So, without going too deep into the complex historical analysis, what is so logical about the Autochthonists’ views on the Serbian past?
The central theme of the Autochtonists’ historical claims is the purported settling of the Serbs in the Roman province of Dalmatia in the first decades of the 7th century A.D. as described in De Administrando Imperio, the 10th century writing reportedly authored by the Eastern Roman Emperor Constantine VII Porphyrogenitus. The Autochthonists claim that DAI is the only source describing the migration of the Serbs to the Balkans, that it describes a physically impossible effort of a mass migration and that the sources contradicting DAI are numerous. Furthermore, they claim that Serbs are the autochthonous people of the Roman Illyricum and that they, under a variety of names, inhabited the area since before the Roman times. The SAS denies that Serbs could settle Dalmatia, as DAI claims, in a mass way, or that any large tribal group could move in a way DAI described, without the necessary logistics, even if the territory they moved over was not inhabited by hostile population. The Authochthonists explain the migration of peoples in the ancient times as movements of name-bearing elites rather than of majority of population. They break down a mass migration in the 7th century conditions that existed in Pannonia and the Illyricum and prove it physically impossible, unfeasible and inexplicable. Add to it the fact that only one source of questionable credibility describes it, we have very little reason to believe Serbs settled Dalmatia in the 7th century A.D. with the approval of an Eastern Roman emperor. The Autochthonists completely destroy DAI as the source for establishing the origins of Serbs.
The SAS does not only negate the migration, but, stemming from this negation, attempt to decipher the Serbian existence in the Helm (old name for the Balkans) prior to it, through the Romanization, resistance to Roman conquests, and, under a variety of names for different tribes of one and the same people, show that the Slavic Serbs originate in Pannonia and dwell across the Balkans for the duration of the Antiquity. Archeological and anthropological evidence they lean on show that the people calling themselves Serbs today continually inhabit the area all the way back into the Vinča civilization of the 6th millennium B.C.
On the surface, it looks to a layman that one speculation is going up against another, but in volumes of research, the Autochthonists, who are not an organized group but a collection of like-minded scientists, cited sources like Herodotus, Appian, Strabo, Plinius the Elder, Nestor of Kiev, Einhard etc., as well as their own original research. On the other hand, the VBS and the mainstream narrative proponents have nothing but DAI, which the SAS claims was falsified by the Vatican in the 17th century for the purpose of establishing the Croat nation in the Western Balkans as a rival to the Serbs, and the hold over the political power. This motive for the falsification of DAI is at the gist of the narrative replacement theory; for the German movement eastward, the notorious Drang Nach Osten, it was important to prepare an ideological terrain, to deny the right of the Slavs to their ancestral homeland, to brand them invaders and usurpers and to build a premise for their removal or assimilation. Croats, in this sense, would be just a historical episode in this conquest, a role the Slavic groups of today’s West Baltic or Austria played in the past. Drang Nach Osten, in effect, consists of centuries-long push by the German ambition to conquer and assimilate scores of Slavic nations from the North Sea to the Alps.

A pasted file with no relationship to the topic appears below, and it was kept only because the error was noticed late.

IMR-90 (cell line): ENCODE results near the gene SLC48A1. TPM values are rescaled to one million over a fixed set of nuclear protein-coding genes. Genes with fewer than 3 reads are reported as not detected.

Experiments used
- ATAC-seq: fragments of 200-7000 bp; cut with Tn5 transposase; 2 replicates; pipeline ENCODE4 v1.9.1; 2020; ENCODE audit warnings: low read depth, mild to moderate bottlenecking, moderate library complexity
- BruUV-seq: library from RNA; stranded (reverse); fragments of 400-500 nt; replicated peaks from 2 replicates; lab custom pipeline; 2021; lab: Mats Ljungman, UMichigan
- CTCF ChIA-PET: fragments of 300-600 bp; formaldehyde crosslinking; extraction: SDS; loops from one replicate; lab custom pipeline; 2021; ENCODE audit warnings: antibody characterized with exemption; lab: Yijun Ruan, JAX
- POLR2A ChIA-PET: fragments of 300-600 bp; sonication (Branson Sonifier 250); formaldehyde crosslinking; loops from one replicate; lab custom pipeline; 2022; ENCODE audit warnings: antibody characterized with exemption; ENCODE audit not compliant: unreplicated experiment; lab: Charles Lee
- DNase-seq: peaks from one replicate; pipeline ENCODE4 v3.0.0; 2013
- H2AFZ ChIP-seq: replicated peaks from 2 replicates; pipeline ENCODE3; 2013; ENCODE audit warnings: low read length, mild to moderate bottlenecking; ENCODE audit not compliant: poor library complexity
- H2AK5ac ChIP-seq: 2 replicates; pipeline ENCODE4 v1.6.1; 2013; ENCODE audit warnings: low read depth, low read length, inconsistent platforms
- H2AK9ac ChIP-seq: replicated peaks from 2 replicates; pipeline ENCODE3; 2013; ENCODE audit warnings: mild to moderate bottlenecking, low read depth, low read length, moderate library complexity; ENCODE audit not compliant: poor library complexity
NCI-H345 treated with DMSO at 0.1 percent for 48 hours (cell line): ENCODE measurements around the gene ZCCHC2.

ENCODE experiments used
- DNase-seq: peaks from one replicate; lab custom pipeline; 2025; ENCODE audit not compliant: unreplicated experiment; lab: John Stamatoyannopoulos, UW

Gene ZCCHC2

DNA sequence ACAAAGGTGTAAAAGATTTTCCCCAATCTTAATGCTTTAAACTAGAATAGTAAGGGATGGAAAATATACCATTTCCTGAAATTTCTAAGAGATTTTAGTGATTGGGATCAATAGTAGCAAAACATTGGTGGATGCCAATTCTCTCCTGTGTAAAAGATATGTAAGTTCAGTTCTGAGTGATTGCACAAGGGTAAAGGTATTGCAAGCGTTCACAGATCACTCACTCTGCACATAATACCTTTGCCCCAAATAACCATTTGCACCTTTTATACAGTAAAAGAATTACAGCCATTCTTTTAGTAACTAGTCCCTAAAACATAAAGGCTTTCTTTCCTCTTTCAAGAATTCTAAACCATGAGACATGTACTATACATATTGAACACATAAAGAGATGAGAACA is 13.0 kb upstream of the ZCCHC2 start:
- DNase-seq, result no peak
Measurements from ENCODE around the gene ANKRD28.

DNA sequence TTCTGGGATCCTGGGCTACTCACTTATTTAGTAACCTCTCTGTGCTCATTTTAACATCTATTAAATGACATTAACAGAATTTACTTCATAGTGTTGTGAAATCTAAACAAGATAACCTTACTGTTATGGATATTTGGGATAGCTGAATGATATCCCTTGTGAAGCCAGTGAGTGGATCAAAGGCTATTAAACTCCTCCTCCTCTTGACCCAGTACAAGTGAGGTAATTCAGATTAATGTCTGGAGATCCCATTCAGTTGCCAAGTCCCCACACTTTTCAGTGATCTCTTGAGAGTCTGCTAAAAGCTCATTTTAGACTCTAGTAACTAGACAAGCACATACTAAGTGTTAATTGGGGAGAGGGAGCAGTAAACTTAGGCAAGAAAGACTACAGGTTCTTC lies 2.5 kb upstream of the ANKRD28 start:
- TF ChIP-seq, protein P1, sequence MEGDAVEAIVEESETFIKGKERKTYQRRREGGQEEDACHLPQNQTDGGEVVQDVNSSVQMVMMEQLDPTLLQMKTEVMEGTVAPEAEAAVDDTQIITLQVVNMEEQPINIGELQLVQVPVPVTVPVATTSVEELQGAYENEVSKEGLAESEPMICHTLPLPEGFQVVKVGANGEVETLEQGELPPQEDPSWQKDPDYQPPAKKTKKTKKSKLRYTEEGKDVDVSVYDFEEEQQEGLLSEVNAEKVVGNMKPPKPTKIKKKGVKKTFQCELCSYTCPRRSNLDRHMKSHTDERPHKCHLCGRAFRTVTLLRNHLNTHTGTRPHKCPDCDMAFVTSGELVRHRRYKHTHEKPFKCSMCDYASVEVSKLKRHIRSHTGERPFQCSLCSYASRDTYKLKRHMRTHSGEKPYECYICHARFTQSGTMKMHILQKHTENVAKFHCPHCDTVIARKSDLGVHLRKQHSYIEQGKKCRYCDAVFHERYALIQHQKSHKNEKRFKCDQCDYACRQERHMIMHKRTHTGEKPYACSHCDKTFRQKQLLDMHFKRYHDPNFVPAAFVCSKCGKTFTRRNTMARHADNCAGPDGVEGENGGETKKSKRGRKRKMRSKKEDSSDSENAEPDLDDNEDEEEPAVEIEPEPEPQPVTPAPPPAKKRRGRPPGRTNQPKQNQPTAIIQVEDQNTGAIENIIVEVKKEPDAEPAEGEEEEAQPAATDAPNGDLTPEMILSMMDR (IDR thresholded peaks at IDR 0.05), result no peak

These are historical notions, backed by facts and analysis, but submerged in the dominance of German-influenced cultural and scientific patterns. The Serbian Autochthonists look away from the Germanic influences and into the Serbian own scientific and research capabilities, to get closer to the truth about their own past.
Of course I won’t try to convince anyone that the autochthonic narrative is the Holy Writ of the Serbian history. One has to make one’s own conclusions. Just like I didn’t accept DAI for a long time before I even familiarized myself with the Autochthonists, I don’t take for granted every conclusion they’ve arrived to. What is important is not to disqualify their findings and not to confine oneself within the boundaries imposed by their scholarly rivals. What I scratched in this text hopefully only spreads the debate. But the debate is what is needed, for the sake of science, and it can only happen if the interested scholars are open to it. More importantly, this debate should not be left only for scholars to drive; all the learned and the willing to learn should take part in it, if for no other reason but to figure out how and why historical narratives are created and imposed for political expediency and how it affects their reality. So far, Serbian mainstream historians have only resorted to mockery, name-calling and defamation of the Autochthonists, despite the calls for a scientific debate. This is not surprising; the mainstream historians have built their reputation and had their titles bestowed on them by following the simple rule of repeating the official narrative. No digging, no researching, just repeating. To abandon it would mean a complete devaluation of their careers.
The main perceived deficiency and the main reason for the mockery and disqualification of the Autochthonists' findings pertains to them possessing elements of what the reactionaries all over the world call conspiracy theory. Of course, any discovery that endangers power-that-are will be characterized and disqualified as conspiracy theory by pundits and advocates who strive to remain entrenched in the mainstream, that is, in the good grace of those powers. Nothing wrong in being branded a conspiracy theorist by those whose conspiracy you aim to reveal and unmake. Moreover, it is quite natural that serious plans are kept secret and that one part of keeping a secret is to attempt a character assassination of those who get close to publicizing it. It doesn't mean those who seek the truth should stop just because they get called names.